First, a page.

So what’s up with the mixed signals? Are Turkey and Israel close to an actual deal that will see ambassadors return to Tel Aviv and Ankara, or is this more of the same old routine? It is pretty easy to explain what is going on here, and it boils down to Turkey’s competing priorities that are pulling it in different directions. On the one hand, Turkey has had a very rough eight months. The Gezi protests, the economy spiraling downward, the lira crashing, the corruption scandal, the war between the AKP and the Gülenists, a growing Syrian refugee problem…it is entirely understandable that Turkey is feeling battered. On top of that, the Western response to attempts to blame Turkey’s problems on the U.S., Israel, Lufthansa, CNN, the Wall Street Journal, the interest rate lobby, the porn lobby, and anyone else the Turkish government can come up with has been to warn Turkey that it is destroying its reputation in Western capitals. When you add anger over Turkish behavior such as agreeing to buy a missile defense system from a Chinese firm under sanctions or funneling money to Syrian jihadi groups into the mix, Turkey all of a sudden has legitimate concerns about its relationship with the U.S. and EU countries. Viewed this way, the turn toward getting serious about reconciliation with Israel isn’t actually about Israel at all. Because the Turkish government in many instances takes an Israel-centric view of the world, it thinks that patching things up with Israel will solve its problems with Washington. By normalizing ties with Israel, it is signaling to the West that it is still a reliable ally who can be trusted, and that it shouldn’t be left on the outside looking in. Normalization with Israel is another way of saying, “We know we have behaved badly and in strange ways, but we haven’t gone all the way down the rabbit hole quite yet.” This explains Davutoğlu’s comments, particularly since the Foreign Ministry is more sensitive than other Turkish state institutions to Turkey’s perception among Western policymakers and its diplomatic status.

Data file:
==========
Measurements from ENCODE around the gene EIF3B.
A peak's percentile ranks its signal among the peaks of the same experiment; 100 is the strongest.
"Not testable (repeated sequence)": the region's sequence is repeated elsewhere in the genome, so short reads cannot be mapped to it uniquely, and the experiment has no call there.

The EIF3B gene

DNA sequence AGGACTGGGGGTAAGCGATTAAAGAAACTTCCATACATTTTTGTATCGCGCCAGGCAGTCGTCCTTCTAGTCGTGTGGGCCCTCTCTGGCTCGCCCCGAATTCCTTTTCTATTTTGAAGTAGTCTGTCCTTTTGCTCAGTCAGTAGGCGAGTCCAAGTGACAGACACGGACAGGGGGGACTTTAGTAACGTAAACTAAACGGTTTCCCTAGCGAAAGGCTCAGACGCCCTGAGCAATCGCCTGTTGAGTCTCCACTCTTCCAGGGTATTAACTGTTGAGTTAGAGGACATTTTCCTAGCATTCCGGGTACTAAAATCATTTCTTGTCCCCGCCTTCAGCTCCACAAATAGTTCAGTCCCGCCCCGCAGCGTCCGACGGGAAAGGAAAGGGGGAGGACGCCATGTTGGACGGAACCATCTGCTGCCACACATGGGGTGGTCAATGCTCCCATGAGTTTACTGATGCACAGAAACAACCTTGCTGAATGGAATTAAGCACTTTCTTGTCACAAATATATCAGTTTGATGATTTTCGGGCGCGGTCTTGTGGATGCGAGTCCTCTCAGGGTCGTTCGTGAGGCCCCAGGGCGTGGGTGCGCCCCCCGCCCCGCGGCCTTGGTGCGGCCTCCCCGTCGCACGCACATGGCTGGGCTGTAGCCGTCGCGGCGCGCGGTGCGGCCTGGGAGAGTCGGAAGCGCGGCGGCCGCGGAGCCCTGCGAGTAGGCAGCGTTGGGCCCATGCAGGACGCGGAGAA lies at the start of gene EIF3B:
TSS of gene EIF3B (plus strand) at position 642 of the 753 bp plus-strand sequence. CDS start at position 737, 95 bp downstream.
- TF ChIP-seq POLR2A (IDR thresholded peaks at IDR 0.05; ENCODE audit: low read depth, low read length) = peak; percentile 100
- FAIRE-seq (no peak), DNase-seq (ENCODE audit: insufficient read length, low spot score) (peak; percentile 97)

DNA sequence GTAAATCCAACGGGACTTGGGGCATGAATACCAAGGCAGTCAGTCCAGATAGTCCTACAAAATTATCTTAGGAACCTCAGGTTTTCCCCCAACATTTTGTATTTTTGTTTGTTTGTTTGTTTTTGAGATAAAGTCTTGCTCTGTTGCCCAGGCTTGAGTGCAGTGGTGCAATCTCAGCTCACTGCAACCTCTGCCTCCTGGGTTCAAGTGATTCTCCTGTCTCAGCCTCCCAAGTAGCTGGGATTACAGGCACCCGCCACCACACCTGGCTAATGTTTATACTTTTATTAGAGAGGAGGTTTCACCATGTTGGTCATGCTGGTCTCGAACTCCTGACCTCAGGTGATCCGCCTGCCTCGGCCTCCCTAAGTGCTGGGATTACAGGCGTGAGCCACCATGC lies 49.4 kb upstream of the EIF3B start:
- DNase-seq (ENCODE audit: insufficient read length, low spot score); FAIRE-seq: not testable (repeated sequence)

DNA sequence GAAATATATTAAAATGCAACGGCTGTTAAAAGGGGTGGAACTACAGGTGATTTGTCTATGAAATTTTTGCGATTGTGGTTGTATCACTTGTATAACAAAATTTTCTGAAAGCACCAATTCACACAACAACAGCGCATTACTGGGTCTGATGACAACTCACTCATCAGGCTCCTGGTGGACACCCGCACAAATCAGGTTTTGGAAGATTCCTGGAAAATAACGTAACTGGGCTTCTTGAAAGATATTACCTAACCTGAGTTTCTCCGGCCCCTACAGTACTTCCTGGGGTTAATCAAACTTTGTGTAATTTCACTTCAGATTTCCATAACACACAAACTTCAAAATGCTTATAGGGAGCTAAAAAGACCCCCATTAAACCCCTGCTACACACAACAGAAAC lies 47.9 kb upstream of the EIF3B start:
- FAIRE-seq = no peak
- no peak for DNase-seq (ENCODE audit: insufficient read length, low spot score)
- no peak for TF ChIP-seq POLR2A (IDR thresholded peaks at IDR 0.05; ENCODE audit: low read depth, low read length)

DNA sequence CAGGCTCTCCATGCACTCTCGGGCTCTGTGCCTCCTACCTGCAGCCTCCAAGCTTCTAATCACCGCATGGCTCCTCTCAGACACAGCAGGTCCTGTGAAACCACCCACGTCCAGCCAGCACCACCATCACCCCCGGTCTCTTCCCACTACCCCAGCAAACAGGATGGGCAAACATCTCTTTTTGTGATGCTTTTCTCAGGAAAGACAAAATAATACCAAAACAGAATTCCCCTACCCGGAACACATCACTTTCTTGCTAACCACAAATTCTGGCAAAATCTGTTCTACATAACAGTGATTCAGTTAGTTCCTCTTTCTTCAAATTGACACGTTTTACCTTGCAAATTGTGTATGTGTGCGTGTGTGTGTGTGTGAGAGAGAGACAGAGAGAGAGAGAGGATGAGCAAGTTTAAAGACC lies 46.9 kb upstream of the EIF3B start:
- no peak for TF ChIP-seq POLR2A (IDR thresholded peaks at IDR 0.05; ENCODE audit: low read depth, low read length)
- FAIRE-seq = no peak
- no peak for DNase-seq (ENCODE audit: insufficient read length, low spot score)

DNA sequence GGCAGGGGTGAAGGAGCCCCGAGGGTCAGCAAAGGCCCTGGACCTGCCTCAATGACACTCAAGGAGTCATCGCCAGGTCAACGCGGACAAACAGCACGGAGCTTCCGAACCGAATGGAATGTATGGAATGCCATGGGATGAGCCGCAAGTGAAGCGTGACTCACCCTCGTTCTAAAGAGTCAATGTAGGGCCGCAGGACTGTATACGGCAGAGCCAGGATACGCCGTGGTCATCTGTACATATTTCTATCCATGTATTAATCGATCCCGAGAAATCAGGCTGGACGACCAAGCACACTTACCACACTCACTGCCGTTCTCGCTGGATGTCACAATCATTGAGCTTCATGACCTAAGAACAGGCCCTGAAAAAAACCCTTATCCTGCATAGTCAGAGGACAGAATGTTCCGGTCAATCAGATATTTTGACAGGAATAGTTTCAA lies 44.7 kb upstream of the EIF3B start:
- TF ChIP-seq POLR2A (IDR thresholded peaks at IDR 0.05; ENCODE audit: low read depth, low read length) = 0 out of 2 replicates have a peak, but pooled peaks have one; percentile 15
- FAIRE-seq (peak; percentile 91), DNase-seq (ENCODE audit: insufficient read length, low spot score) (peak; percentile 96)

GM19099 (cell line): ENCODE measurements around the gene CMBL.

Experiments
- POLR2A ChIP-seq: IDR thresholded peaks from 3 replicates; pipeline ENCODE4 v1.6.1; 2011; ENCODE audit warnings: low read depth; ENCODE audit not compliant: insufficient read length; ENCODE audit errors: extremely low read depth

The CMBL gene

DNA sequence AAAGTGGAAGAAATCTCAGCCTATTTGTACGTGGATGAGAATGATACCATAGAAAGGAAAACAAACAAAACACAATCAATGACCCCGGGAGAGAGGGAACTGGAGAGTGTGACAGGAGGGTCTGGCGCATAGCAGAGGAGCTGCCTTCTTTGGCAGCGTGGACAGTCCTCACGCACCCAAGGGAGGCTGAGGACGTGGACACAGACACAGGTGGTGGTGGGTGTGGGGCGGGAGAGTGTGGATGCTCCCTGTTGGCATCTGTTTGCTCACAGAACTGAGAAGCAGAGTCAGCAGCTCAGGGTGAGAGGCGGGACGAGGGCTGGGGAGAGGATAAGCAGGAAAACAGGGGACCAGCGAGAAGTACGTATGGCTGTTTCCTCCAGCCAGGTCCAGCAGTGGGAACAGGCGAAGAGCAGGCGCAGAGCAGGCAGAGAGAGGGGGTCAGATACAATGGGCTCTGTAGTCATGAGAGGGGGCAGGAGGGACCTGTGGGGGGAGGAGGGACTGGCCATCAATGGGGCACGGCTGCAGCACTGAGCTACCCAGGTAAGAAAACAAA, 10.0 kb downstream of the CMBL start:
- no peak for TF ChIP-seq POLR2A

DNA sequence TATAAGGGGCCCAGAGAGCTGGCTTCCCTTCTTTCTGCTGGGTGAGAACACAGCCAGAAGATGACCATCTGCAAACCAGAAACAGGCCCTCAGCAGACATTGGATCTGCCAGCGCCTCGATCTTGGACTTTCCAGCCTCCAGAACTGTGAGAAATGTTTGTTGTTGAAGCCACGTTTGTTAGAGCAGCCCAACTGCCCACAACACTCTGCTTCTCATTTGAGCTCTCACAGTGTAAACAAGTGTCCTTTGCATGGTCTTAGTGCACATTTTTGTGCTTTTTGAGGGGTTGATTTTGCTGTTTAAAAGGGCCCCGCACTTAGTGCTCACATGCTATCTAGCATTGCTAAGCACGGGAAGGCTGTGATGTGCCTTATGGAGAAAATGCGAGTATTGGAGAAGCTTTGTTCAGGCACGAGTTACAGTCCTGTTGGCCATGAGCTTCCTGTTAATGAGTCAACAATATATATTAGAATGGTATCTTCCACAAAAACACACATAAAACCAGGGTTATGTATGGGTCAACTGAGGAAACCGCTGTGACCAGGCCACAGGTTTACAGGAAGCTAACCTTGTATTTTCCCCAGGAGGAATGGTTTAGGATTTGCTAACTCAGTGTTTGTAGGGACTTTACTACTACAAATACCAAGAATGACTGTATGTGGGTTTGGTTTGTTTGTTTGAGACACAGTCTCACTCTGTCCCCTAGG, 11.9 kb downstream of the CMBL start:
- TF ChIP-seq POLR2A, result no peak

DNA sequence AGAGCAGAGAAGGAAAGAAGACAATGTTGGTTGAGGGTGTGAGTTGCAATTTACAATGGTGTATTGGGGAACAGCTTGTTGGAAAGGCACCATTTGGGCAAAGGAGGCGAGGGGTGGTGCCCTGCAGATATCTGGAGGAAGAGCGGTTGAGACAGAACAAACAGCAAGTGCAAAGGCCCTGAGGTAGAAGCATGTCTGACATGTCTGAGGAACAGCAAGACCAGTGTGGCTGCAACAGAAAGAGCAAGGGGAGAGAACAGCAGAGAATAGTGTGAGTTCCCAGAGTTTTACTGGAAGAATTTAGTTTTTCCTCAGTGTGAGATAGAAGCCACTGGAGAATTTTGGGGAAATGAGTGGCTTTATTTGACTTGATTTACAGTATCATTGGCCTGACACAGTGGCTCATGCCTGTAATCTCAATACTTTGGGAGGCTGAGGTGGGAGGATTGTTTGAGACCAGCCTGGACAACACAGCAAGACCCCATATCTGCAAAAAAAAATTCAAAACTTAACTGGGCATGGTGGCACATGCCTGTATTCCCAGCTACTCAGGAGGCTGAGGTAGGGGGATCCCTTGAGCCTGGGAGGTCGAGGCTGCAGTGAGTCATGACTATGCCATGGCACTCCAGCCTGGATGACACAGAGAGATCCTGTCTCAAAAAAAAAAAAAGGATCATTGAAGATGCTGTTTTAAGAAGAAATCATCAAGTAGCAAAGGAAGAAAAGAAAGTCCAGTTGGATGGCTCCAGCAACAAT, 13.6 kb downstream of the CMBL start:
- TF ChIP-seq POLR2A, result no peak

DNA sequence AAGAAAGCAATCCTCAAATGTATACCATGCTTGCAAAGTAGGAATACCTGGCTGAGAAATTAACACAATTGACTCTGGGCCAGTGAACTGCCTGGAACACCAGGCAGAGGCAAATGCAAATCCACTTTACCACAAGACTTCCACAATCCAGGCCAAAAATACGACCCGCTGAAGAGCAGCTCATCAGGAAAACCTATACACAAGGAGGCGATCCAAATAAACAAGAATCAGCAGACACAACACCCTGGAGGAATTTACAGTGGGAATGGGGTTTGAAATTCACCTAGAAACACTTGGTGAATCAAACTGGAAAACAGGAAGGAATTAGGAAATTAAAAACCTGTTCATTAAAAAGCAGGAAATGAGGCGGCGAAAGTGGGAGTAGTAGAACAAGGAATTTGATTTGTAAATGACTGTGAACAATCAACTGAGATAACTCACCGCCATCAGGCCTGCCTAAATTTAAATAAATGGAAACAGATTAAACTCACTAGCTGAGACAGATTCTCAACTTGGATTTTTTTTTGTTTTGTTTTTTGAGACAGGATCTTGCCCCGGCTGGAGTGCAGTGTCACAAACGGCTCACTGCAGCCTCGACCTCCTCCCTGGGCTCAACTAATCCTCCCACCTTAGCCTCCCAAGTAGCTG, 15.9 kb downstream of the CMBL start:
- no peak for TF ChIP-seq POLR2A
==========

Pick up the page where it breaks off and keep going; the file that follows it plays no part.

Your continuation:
On the other hand is the force that generally drives everything in the Erdoğan era, which is Turkish domestic politics. I’ve written about this so many times that there’s no need for yet another megillah, but making up with Israel doesn’t exactly play well with your average Turk, and that goes double for Erdoğan’s base. I’ve seen some counterintuitive speculation that normalizing ties would be politically helpful since it will give the AKP a foreign policy victory that it can hold up, but I think that misreads the nature of Turkish politics along with mistaking the nature of whatever deal emerges. Forcing Bibi to apologize could be spun as bringing Israel to its knees; signing a deal to normalize relations that lets Israel pay some compensation money without any real movement on Gaza (since Israel is simply not going to end the blockade just because Turkey asks) doesn’t have the same shine to it. Erdoğan is looking at municipal elections next month – elections that he has repeatedly been touting as a harbinger of the AKP’s strength – and then the presidential election this summer and parliamentary elections next year. He is, as always, thinking about maintaining and growing his political power, and taking a hardline with Israel is a no-brainer for him electorally. He is already facing much lowered polling numbers and political approval ratings, so he can’t take a chance at losing what has been such a fruitful issue for him.